“We would like to have another start in Holland and it’s a real possibility,” Guillen told Cyclingnews. “In fact we’ve had a delegation from the ‘Dutch Vuelta commission’ here in this year’s race. But nothing as yet is decided. There’s a long way to go yet.”

    The reason for making a potential start a long way off in time, too, is that “it’s not something you can plan overnight. There’s a lot of logistical considerations, you need time to exploit all the publicity potential for a Netherlands start that such an event can produce, and on top of that, 2015 is also a date which suits the Dutch. 2013 and 2014 weren’t so good.”

    “We can’t take a start there for granted. But the experience we had of the Vuelta in Holland in 2009 was really positive, and I think at some point we will have to repeat it.”

  • Froome has work to do entering the rest day at the Vuelta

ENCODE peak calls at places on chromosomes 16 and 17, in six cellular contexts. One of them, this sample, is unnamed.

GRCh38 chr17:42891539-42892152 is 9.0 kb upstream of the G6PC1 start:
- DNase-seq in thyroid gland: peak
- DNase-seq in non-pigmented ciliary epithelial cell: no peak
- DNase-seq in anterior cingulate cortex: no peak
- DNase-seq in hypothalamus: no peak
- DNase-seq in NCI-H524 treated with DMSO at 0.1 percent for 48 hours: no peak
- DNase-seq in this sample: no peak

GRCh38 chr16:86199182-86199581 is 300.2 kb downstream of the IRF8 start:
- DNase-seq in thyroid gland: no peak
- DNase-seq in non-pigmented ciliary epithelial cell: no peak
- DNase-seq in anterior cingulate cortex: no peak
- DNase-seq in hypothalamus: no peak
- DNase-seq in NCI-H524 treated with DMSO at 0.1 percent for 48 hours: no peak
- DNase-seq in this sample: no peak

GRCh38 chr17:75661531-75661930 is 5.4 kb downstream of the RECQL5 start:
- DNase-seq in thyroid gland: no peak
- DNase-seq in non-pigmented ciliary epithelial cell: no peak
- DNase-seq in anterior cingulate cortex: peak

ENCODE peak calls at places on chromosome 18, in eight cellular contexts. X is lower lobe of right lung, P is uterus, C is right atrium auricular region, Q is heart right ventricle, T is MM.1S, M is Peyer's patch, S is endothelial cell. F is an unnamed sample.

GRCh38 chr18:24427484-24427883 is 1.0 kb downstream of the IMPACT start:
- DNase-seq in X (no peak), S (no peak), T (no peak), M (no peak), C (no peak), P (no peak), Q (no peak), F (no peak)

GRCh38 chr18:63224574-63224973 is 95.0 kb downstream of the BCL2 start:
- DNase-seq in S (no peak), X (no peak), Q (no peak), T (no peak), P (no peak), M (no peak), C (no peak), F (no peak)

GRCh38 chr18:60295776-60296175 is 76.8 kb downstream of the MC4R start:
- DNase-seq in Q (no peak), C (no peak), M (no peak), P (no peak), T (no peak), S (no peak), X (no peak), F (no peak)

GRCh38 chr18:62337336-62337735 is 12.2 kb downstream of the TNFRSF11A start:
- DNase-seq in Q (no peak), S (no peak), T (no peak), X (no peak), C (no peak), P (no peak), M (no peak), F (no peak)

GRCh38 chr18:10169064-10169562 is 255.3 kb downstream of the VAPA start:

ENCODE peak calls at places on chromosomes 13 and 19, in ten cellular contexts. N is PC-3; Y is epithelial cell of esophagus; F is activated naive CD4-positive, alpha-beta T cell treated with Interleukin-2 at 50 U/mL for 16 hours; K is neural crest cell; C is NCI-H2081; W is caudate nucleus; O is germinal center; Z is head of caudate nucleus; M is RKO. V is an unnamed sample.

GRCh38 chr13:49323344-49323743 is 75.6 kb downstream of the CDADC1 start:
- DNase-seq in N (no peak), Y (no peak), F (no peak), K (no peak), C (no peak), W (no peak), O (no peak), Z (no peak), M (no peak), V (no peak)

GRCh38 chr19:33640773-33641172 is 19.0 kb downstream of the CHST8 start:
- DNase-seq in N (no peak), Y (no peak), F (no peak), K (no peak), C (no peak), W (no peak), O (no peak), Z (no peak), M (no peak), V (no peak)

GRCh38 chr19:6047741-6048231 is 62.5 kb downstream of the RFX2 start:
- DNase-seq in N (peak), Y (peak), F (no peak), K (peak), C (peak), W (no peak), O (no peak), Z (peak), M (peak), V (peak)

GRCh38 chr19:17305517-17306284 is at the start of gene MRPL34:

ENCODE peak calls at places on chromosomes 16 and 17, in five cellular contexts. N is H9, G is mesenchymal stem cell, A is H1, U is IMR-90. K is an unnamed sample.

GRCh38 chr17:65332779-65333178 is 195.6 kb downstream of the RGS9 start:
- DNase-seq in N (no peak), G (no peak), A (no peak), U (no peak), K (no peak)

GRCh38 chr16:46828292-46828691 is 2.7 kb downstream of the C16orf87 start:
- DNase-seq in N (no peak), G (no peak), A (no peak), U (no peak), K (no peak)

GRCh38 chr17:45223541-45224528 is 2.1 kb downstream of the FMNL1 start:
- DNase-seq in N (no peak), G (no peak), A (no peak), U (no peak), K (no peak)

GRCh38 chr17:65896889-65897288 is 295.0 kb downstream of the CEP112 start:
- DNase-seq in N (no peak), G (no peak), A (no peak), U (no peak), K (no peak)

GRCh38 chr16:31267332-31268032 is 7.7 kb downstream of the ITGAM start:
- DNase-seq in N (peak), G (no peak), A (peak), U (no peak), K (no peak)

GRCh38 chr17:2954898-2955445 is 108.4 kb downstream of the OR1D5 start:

Chris Froome (Sky)
    Article published:
    August 27, 2012, 1:34 BST
    Cycling News

    Sky rider loses precious seconds to Rodríguez and Valverde

    Chris Froome (Sky) rolled across the finish line of stage nine at the Vuelta a España at the tail end of a reduced peloton, 12 seconds down on race leader Joaquim Rodríguez (Katusha). Froome, flanked by his teammate Sergio Henao appeared exhausted by the aggressive finale, his head dropping toward his handlebars at the end of a tough stage.

    "Froome finished with the main group so he has kept hold of second place. It was a tough finish today and we know it will be a very big fight over the next two weeks," said sports director Nicolas Portal.

    Entering the first rest day, Froome will need to analyse how to reduce his 53 second deficit to Rodríguez over the coming weeks. He will have his first real opportunity during the stage 11 time trial where the Sky rider will look to close the gap and take over the lead from Rodríguez.